New Sleep Center one of many programs that benefits from annual Radiothon

COLUMBIA, SC (WIS) - The 12th annual B106.7 Radiothon for Palmetto Health Children's Hospital kicked off Sunday night, and WIS-TV is partnering with the radio station and the hospital again for the fundraiser.

Donations go straight to the Palmetto Health Foundation to help enhance many of the programs and services provided by the children's hospital.

One of those services is the new pediatric sleep center inside Palmetto Heath Children's Hospital. It opened back in December, and hospital officials say it's now the only center of its kind in the Midlands for pediatric patients. From ADHD and obesity, to diabetes and Down Syndrome, doctors say there are several medical conditions that can warrant a sleep study.

Doctors recently requested a sleep study for Christie Smith's five month-old son, Dean. "My child has a rare syndrome called Goldenhar Syndrome," said Smith, describing it as a congenital condition that causes abnormalities in the development of the head and face. "Not only was he not getting enough oxygen, particularly at night, he was also not releasing his Carbon Dioxide," added Smith. "With that we were told he might need a tracheostomy."

Smith says she thought she was going to have to take her son to Greenville, which isn't the easiest for trip for her to make with her medically-fragile son. But a short a time later she learned, Dean's pediatric pulmonologist, Dr. Trey Brown, was the new director of Palmetto Health Children's new sleep center.

"The sleep rules are much different in children versus adults, so this is an area where we focus specifically on the children's aspects of the sleep disorders, and they can get any extra care they need in the children's hospital," said Dr. Brown. Brown adds that because the sleep center is inside the hospital, it allows sleep technicians to study patients who are considered "high risk" like Dean.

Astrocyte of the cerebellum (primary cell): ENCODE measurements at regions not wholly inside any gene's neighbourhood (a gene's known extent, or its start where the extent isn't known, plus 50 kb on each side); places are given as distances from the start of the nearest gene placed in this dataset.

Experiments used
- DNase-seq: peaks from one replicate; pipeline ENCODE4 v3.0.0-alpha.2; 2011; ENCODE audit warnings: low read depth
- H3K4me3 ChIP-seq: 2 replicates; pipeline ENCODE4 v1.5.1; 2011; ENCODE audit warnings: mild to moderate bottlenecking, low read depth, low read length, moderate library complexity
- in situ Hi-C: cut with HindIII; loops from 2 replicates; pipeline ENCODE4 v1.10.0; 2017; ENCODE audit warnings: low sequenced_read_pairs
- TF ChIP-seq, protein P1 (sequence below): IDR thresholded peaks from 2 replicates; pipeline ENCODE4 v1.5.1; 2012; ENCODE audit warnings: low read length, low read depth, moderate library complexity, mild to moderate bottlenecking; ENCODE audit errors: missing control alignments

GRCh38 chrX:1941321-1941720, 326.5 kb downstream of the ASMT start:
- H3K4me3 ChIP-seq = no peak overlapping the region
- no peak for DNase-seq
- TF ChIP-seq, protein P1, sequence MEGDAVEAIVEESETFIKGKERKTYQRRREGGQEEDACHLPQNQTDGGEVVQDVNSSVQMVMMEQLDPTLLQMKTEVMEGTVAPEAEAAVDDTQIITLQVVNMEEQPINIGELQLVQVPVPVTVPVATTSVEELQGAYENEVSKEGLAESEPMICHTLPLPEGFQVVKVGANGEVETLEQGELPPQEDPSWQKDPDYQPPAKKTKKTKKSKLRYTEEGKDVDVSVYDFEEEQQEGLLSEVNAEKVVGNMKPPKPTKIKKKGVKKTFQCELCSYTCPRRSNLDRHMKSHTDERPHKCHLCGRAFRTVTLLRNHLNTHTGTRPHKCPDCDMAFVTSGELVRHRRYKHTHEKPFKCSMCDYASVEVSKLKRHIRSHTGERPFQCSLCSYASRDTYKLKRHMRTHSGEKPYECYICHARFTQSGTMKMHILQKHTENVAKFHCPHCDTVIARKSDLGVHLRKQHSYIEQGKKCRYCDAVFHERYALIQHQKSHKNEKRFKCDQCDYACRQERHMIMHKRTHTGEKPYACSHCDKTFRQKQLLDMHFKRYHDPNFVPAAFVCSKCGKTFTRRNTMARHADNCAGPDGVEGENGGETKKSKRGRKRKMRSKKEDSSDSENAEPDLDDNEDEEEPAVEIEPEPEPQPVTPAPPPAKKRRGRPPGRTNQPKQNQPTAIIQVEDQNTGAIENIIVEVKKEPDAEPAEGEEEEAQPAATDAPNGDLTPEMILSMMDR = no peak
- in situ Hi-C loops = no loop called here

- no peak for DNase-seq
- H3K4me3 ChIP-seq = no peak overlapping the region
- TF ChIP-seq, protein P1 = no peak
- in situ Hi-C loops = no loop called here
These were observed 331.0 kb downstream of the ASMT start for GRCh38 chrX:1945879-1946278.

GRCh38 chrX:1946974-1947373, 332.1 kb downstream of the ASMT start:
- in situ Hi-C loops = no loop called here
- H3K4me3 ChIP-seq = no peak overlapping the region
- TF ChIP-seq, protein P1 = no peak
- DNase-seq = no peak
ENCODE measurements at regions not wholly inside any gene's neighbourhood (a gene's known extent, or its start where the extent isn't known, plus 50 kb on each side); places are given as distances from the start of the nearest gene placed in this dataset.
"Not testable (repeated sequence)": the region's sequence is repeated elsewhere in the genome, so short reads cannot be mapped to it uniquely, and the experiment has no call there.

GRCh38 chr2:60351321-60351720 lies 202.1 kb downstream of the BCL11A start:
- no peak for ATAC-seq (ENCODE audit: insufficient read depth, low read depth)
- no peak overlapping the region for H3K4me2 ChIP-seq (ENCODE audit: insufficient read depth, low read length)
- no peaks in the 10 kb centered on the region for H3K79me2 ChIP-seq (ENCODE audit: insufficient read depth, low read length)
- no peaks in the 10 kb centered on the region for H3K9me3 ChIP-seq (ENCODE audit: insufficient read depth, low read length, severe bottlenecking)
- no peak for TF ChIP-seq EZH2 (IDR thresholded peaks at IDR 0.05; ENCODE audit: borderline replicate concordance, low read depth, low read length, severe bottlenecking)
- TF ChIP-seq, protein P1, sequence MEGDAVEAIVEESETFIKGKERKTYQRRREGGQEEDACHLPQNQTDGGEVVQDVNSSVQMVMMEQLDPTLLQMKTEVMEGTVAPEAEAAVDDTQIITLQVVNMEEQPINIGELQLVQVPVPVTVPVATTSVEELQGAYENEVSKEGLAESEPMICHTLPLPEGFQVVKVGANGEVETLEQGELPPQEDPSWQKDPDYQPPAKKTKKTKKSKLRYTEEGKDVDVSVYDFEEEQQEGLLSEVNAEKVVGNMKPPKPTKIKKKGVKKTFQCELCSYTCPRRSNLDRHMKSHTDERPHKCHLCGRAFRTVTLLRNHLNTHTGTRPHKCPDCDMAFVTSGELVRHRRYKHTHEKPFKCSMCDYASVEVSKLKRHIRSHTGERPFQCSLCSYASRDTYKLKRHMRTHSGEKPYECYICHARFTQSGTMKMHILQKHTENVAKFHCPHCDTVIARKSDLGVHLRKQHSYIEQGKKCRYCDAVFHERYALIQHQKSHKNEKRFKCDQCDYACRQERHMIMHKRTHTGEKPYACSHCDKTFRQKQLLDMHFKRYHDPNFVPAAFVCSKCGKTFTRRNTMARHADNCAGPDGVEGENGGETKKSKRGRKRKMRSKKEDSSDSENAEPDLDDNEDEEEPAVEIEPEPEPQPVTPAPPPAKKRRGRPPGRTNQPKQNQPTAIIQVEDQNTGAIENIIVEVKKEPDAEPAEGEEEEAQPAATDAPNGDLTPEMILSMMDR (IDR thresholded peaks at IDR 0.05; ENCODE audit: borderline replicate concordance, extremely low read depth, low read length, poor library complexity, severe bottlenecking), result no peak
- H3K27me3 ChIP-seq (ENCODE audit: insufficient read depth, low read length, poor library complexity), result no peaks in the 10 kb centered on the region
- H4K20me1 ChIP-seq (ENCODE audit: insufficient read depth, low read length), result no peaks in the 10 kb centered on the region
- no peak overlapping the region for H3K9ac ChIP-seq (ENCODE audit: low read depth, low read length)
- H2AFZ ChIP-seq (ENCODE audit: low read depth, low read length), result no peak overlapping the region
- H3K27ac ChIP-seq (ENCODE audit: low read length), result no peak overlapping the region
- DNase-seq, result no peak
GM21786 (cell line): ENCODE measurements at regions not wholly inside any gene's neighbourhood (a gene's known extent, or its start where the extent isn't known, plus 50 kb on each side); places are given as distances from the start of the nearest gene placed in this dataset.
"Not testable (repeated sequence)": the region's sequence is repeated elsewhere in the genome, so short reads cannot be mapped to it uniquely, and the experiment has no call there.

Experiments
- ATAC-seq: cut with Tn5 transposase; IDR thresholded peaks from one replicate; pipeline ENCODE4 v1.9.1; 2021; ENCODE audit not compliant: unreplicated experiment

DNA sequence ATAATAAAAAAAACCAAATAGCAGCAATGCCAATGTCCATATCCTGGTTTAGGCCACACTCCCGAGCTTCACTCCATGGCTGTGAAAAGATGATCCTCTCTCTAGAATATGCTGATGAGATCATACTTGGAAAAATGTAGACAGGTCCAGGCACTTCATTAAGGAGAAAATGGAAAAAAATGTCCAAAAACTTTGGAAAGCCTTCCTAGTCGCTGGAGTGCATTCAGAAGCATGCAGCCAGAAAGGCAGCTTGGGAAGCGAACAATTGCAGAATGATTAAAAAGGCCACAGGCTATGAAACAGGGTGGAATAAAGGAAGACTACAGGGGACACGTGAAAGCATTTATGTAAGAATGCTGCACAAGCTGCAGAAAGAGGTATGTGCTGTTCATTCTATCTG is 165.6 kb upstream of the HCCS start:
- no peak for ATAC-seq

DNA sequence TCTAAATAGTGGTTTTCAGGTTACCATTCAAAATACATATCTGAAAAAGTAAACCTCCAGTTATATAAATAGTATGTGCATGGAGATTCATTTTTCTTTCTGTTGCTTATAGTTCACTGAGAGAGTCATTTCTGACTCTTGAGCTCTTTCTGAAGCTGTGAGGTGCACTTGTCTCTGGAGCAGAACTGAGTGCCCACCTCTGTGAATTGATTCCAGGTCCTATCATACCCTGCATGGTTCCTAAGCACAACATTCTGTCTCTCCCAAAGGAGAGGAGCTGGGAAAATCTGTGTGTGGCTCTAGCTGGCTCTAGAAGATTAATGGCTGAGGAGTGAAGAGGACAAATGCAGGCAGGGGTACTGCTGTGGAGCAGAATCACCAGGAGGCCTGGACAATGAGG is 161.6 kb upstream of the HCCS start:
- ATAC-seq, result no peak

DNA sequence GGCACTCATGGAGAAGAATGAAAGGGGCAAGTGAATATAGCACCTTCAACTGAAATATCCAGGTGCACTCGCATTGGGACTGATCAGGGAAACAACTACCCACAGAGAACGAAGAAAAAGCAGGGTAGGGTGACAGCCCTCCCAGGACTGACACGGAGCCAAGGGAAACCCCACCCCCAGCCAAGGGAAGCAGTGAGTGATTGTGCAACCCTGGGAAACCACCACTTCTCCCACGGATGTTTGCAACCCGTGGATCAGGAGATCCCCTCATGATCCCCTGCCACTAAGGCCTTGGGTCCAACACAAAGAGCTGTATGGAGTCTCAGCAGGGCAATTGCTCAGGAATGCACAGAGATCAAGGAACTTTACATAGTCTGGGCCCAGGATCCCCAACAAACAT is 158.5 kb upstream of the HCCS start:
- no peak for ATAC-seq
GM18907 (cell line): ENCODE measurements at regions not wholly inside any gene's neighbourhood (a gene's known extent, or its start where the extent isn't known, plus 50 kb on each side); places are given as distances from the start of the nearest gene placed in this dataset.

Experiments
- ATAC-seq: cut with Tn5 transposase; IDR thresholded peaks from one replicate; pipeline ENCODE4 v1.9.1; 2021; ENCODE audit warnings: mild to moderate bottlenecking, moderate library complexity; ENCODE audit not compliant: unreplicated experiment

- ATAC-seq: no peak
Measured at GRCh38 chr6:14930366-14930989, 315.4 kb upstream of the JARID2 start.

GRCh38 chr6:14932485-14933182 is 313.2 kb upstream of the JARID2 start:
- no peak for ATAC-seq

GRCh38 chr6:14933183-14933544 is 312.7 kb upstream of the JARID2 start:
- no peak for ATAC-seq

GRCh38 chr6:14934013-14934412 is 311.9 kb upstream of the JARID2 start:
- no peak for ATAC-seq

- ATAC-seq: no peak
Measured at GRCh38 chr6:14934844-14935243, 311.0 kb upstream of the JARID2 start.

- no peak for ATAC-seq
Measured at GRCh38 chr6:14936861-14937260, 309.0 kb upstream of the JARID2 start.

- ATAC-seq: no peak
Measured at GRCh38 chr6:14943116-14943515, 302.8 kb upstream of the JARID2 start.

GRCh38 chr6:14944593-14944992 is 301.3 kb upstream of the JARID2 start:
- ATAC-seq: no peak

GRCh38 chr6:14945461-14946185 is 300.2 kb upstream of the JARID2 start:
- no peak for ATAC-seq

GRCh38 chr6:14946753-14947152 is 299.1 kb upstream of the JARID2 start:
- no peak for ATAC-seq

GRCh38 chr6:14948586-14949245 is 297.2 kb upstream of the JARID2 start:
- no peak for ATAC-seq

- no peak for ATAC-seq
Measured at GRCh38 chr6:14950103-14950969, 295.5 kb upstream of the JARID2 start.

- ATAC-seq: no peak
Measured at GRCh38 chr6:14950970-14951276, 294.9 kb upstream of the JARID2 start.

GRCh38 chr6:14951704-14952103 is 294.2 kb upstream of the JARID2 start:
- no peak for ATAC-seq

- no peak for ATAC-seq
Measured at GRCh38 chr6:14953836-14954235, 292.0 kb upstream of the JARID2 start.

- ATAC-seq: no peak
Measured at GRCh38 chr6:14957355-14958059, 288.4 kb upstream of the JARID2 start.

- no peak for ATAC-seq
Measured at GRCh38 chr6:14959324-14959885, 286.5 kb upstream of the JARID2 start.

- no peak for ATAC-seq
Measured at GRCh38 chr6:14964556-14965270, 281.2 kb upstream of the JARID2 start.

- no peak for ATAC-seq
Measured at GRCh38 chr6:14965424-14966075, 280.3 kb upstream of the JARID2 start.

Dr. Brown says before the development of the new center, children who needed a sleep study would have to have the study done at an adult center or travel outside the Midlands.

"It's alleviated the backlog we've had for quite a long time, getting patients in in a quick manor to help diagnose their sleep disorders," said Dr. Brown.

The center is open four days a week and sleep technicians can study up to four patients a day. "Sleep technologists are here gathering that data and send it to me to interpret, looking for evidence of sleep apnea or other disorders," said Dr. Brown.

After Dean's study, Dr. Brown confirmed a trach was needed. "[The trach is now] bypassing that obstruction so he can sleep more effectively, but as importantly, maintaining his oxygen levels at the appropriate levels," said Dr. Brown.

That treatment is helping Christie sleep better, too. "Just to know that he now has a clear airway, he can breathe… I am extremely happy and grateful that these doctors are here, that Dr. Brown exists and that this sleep center is here in the hospital," said Smith.

Dr. Brown says most children are referred to the center by their primary care doctor and can show symptoms like trouble falling asleep, excessive daytime sleepiness, excessive nightmares or snoring.

If you want to help enhance and provide programs like the sleep center at the children's hospital, you can donate to the B106.7 Radiothon by calling (803) 434-3000 or (866) 434-B106.

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